As Lorena Rivas recently conveyed during the University of Central Oklahoma’s Pre-Law Society monthly meeting, the Fry & Elder immigration law attorney learned at a very young just how important a lawyer can be to people and families.
About the time Rivas was 4, her father was injured in an Oklahoma oil field accident which landed him in the hospital for a spell and unable to work. With her mother working but struggling to make ends meet and juggle the obligations of caring for Rivas and her sister, the family enlisted the services of an attorney to help them get some much-needed relief and aid needed following the accident.
“We were a low-income family, but I remember who came to the rescue for (my parents) and it was an attorney,” said Rivas, a first-generation Mexican-American. “Somebody who took up their case, fought for them and got us some funds. Did we get a lot? No, probably not … But it was something to keep us going and allowed us to keep our house, keep food on the table and keep us dreaming. That is (when) I got my first taste of what an attorney is and how important they are to people.
“After seeing the importance of a lawyer, I knew I wanted to be somebody that important to somebody in their life and help them out.”
Fast forward some 25 years later and Rivas has become just that – having established herself as one of the best Oklahoma immigration law attorneys as a trial lawyer with Fry & Elder.
Rivas shared what was her first legal memory and a whole lot more during the October Pre-Law Society meeting at UCO.
“I’ve been very fortunate to be invited to speak at some different events over the years, and this was one of the more memorable ones I’ve been able to attend,” Rivas said. “It wasn’t long ago when I was sitting where they were sitting as an undergrad. It’s such a great and important time of life. I chose to focus my talk on what led me to my current career path and the current trials and tribulations I face as an immigration attorney, especially in this political climate.”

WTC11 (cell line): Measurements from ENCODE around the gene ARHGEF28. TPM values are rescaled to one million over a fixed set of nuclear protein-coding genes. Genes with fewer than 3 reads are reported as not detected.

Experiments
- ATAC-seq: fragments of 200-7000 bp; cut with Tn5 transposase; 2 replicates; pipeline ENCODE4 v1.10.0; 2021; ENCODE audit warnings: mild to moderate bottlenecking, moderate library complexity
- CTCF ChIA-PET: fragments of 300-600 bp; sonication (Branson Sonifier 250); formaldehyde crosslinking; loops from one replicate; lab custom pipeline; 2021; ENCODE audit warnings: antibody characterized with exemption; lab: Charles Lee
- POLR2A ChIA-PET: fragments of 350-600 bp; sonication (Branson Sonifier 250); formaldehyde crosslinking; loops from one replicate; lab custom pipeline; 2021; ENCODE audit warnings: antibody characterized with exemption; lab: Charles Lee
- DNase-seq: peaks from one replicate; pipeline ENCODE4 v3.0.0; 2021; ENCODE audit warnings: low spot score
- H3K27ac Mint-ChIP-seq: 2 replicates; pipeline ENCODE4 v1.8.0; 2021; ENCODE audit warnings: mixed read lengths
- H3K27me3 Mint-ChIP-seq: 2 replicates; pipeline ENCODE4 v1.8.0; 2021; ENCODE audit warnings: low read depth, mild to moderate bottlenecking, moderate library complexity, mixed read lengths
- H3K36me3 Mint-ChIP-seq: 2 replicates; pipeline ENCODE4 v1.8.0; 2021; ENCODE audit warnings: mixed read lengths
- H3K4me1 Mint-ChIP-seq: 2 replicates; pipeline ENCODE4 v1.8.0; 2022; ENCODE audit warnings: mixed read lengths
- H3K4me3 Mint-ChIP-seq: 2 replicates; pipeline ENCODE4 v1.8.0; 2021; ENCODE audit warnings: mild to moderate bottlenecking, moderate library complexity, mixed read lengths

Being One of the Best Oklahoma Immigration Law Attorneys is no Easy Task
As Rivas alluded to, immigration law is a very controversial topic in Oklahoma and throughout the United States. During her presentation, which lasted approximately 45 minutes, Rivas told her audience that when she goes to court, she travels to Dallas and often flies out of Tulsa as early as 5 a.m. the day of court.
“Immigration law is administrative law,” Rivas said. “The practice is very hard. It’s very harsh. It’s very exhausting.”
But it is rewarding.
There is tremendous satisfaction that comes with successfully advocating for a client in the realm of immigration law. Rivas got her first taste of that satisfaction as a second-year law student at the University of Tulsa College of Law when she successfully prevented a Haitian national from being returned to Haiti after he plead guilty to drug possession without fully understanding the consequences of his plead.
“He plead guilty to those drug convictions without knowing the true consequences of pleading guilty,” Rivas disclosed to her audience. “You see, justice is a pretty word. When I go to criminal court and I see the district attorneys and the prison systems and the judicial systems, I don’t know how much justice is truly taking place because people are ushered in and urged to take a plea deal without truly understanding the consequences of things.”
Fry & Elder’s Best Oklahoma Immigration Law Attorneys Available to Assist
It’s been a busy year for Rivas to put it mildly. She visited Capitol Hill in April where she met with Oklahoma lawmakers and attended the American Immigration Lawyers Association’s National Day of Action. Rivas also was in Kansas City this past September for the 2017 HNBA (Hispanic National Bar Association) Latina Leadership Academy.
If that were not enough, Rivas brought in fellow immigration law attorney Ruth Calvillo to further bolster Fry & Elder’s high-regarded immigration law staff. Calvillo recently delivered a passionate speech to TU College of Law students this past August in which she challenged them to give at least one hour back to the Tulsa community per week.
Rivas and Calvillo, along with Fry & Elder’s other immigration law personnel, provide the following immigration law services:
- Business Immigration
- Deferred Action for Childhood Arrivals
- Deportation/Removal Defense
- Family Immigration
- Fiancé Visa
- Humanitarian Relief
- Immigration Consequences of Criminal Activity
- Special Immigrant Juvenile Status